The Environmental Protection Agency recently announced an action plan to address PFAS, a family of toxic chemicals linked to an array of serious illnesses and widely found in drinking water and consumer products.
The EPA’s plan has been condemned as woefully inadequate for continuing to do too little to address this problem. For the Philadelphia region, the concern over PFAS strikes particularly close to home.
Right now there is no federal drinking water standard for PFAS compounds. Yet significant PFAS contamination has been detected in regional groundwater, surface water and plants and animals that live in it. Regional drinking water supply wells have been shut down over contamination concerns, affecting thousands of people in the Philadelphia area alone.
In response, Academy scientists, in collaboration with others, have begun a study into how PFAS compounds accumulate in plants and animals in streams, in order to help assess the risks to ecosystems and to humans.
So, what exactly is the risk associated with PFAS? Where are they coming from? And what is being done by the EPA, the Academy and others, to address the issue?
Risks and Occurrence of PFAS
PFAS, short for per- and polyfluoroalkyl substances, are a class of more than 4,700 chemical compounds that have been produced since the 1940s. They have been linked to a growing list of illnesses including testicular and kidney cancers, thyroid and liver diseases, high cholesterol, pregnancy-induced hypertension, and weakened childhood immunity.
PFAS have been detected in over 90 percent of human blood samples, including from infants, reflecting widespread human exposure.
PFAS have been used in a wide array of industrial and commercial applications including newspaper printing, metal plating, and firefighting foams, and in consumer products such as food packaging, dental floss and former formulations of TeflonTM and ScotchgardTM.
Sometimes referred to as “forever” chemicals, PFAS don’t break down easily and tend to accumulate over time in surface and groundwater, soil and organisms. PFAS have been found in the drinking water of over 16 million Americans across 33 states, and it is estimated that the water supplies of 110 million Americans may be contaminated with PFAS even in the local water supply.
PFAS contamination has been detected in water, sediment and fish from the mainstem Delaware River and even the eggs of osprey nesting in the Delaware Bay.
What’s being done?
The production and use of some PFAS compounds have been voluntarily phased out over the past 12 years. However, new PFAS compounds are still being developed, the toxicity and persistence of which is largely unknown.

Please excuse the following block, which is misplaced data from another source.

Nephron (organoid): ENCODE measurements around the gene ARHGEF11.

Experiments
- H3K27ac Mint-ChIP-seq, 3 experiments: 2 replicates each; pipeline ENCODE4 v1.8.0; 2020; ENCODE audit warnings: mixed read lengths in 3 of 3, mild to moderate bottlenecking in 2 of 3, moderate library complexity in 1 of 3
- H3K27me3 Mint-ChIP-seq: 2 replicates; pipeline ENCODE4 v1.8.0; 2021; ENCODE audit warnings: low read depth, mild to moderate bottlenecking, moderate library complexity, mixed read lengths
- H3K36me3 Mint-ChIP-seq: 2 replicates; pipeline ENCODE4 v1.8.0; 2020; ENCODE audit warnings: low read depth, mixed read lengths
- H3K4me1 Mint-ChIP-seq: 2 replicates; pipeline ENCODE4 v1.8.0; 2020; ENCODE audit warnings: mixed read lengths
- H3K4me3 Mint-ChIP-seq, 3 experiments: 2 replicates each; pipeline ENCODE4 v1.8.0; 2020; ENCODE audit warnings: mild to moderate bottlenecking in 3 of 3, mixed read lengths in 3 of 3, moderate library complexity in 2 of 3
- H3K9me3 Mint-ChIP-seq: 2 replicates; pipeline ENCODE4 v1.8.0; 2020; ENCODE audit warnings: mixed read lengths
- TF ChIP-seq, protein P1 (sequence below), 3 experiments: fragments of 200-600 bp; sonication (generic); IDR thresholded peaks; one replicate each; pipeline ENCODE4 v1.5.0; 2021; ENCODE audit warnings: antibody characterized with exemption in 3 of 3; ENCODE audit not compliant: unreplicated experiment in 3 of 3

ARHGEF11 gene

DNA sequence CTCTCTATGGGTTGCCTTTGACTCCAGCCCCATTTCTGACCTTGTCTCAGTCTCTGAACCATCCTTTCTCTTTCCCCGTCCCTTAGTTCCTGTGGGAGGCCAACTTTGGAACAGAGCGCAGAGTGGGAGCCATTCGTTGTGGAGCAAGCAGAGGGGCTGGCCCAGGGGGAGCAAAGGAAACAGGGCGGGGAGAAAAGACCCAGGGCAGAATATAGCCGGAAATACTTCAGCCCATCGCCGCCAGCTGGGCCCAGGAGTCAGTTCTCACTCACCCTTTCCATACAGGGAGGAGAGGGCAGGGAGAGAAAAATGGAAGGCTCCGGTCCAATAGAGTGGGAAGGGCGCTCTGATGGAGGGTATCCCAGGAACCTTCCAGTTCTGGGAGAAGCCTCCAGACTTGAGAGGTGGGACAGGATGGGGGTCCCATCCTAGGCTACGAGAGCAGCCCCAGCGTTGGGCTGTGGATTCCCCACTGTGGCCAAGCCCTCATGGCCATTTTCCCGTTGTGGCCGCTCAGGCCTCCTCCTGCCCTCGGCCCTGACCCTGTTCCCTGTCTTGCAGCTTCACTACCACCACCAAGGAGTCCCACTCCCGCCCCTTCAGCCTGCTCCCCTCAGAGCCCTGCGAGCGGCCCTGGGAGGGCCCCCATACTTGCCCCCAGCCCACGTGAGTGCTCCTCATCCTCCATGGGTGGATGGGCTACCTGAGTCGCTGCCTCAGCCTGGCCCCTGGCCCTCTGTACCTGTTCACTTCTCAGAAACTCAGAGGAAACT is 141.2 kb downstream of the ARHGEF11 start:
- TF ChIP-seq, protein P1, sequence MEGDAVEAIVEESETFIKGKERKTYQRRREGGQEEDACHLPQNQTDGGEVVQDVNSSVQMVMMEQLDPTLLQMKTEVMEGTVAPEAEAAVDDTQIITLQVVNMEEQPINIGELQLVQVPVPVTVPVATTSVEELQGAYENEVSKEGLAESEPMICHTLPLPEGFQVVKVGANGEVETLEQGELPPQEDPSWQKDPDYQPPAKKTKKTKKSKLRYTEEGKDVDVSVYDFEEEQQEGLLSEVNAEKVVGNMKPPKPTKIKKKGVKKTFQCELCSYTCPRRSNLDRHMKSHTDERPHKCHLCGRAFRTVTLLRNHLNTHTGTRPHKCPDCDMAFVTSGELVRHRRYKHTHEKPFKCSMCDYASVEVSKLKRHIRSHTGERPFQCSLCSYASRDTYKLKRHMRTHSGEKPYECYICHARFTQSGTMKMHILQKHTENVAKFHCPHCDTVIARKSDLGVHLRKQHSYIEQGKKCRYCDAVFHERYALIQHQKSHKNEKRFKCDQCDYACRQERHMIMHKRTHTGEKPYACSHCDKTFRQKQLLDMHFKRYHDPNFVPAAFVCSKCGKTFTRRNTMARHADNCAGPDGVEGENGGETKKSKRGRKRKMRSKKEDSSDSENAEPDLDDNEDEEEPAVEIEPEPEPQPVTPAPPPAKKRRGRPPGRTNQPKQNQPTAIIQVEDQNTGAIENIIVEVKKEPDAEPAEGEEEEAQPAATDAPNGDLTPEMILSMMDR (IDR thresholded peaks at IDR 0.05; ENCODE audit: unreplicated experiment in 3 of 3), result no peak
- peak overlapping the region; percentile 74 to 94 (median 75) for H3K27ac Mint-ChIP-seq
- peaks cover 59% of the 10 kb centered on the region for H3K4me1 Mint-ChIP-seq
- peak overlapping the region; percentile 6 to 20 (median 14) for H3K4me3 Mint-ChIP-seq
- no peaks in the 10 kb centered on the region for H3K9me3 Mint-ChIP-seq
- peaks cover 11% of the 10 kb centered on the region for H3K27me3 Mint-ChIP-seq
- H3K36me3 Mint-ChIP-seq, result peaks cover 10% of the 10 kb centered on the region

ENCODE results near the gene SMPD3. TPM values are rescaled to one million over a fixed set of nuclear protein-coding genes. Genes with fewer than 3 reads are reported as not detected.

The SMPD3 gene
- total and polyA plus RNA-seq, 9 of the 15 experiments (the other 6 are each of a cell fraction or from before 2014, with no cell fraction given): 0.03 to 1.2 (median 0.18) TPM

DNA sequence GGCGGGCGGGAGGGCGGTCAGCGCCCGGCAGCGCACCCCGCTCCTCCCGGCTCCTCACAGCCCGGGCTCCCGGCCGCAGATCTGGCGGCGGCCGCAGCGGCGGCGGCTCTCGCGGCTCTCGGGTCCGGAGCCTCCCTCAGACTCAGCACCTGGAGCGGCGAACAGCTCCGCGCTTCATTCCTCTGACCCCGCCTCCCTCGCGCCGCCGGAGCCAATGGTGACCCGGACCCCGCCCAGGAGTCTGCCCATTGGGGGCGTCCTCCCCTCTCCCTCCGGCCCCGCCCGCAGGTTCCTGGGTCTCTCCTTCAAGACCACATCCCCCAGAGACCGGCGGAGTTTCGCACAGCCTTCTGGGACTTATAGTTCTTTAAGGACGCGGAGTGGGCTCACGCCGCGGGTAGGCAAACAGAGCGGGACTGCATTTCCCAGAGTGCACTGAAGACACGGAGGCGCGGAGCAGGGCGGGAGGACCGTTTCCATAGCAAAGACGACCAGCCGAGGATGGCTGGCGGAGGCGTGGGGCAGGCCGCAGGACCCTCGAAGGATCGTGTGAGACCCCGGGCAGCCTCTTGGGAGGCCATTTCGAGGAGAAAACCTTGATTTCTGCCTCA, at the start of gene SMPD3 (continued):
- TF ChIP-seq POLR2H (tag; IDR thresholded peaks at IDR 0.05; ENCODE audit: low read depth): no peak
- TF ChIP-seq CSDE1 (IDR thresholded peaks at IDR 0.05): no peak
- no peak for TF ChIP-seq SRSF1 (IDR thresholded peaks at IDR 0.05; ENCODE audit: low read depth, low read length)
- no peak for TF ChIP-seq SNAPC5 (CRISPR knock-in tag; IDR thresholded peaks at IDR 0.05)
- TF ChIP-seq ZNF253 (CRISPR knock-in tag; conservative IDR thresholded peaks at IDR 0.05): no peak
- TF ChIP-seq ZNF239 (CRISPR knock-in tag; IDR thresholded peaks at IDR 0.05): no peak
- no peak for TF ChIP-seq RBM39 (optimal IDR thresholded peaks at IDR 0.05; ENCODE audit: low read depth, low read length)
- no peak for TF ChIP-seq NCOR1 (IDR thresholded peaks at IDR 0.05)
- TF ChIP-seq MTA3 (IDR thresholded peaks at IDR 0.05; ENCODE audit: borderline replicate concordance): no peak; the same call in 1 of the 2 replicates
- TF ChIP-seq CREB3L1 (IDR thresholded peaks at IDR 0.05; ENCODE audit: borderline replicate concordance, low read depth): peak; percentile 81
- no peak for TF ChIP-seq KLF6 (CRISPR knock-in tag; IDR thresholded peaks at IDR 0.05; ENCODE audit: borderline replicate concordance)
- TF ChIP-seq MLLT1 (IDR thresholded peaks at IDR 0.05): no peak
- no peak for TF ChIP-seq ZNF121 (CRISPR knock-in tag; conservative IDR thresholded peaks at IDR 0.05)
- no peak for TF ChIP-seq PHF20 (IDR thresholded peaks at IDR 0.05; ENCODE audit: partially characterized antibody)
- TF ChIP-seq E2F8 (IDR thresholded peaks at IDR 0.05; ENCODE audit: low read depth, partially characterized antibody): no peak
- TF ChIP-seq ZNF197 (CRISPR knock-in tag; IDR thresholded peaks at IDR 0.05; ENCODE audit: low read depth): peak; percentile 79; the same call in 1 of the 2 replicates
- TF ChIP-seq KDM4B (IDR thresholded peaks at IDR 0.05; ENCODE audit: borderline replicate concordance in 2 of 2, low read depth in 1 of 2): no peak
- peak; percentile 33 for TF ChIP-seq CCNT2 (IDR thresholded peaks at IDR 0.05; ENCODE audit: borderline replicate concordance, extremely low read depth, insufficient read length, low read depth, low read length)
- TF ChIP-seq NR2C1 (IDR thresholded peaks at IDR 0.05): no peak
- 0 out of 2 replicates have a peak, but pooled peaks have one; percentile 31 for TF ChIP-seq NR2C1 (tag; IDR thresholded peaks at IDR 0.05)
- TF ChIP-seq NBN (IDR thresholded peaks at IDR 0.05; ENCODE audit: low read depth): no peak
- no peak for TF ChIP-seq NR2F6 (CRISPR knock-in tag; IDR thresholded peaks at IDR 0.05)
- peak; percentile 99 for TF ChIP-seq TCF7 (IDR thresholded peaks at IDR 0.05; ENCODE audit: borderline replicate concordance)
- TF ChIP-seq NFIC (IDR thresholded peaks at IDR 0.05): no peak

The federal Toxic Substances Control Act of 1976, which regulates new and existing chemicals, does not require applicants to provide toxicity data for new chemicals, leaving the burden of proof on the EPA to demonstrate a significant risk.
There is no federal PFAS drinking water standard for PFAS compounds. In 2016, the EPA did establish a non-enforceable lifetime health advisory level of 70 parts per trillion for two of the most common compounds, PFOA and PFOS. But this level is considerably higher than safe levels recommended by many scientists.
Among the seven states that independently adopted their own drinking water standards for PFAS, New Jersey is commendable for having one of the earliest and lowest standards.
The new EPA action plan does not address the approval of new PFAS compounds or disclosure of PFAS use, formally classify PFAS as regulated hazardous substances, establish a legally enforceable limit for PFAS in drinking water, nor set a timeline for formal regulatory action.
What the action plan does promise is future proposals and interim regulations relating to PFAS clean-up, enforcement and monitoring and to support further research and communication.
Research and communication are key. Increasing scientific and public awareness of the extent and risks of PFAS contamination is already leading to increased state and federal funding targeting PFAS research and monitoring.
There is a myriad of environmental, technological and health questions we’re still working to understand, from the fate, transport and accumulation of PFAS in the environment, to the toxicity and health risks of historic and new compounds, to the most effective technologies for disposal and remediation.
On this front, Academy scientists are collaborating with colleagues at Drexel, Temple and Lockhaven universities and the U.S. Geological Survey to begin a study about how PFAS compounds accumulate in plants and animals in Philadelphia area streams. The results will help support the prediction and assessment of ecological risks of PFAS to aquatic ecosystems and to humans.
As the awareness and education of PFAS grows, so does the pressure for action. Ask your local representatives what they are doing to address PFAS. Continue to learn more about the science and policy of PFAS. And decide for yourself, has the EPA and are we, collectively, doing enough?
Here are links to information to learn more:
Where is PFAS Found in the USA? Interactive map by the Environmental Working Group: https://www.ewg.org/interactive-maps/2017_pfa/
EPA PFAS Information webpages: https://www.epa.gov/pfas
EPA 2/14/2019 News Release announcing PFAS Action Plan: https://www.epa.gov/newsreleases/epa-acting-administrator-announces-first-ever-comprehensive-nationwide-pfas-action-plan
Delaware River Basin Commission information and reports on Contaminants of Emerging Concern (including PFAS): https://www.state.nj.us/drbc/quality/reports/cecs.html
By Marie J. Kurz, PhD, Senior Scientist and Biogeochemistry Section Leader, Academy of Natural Sciences
Top photo by Rich Horwitz/ANS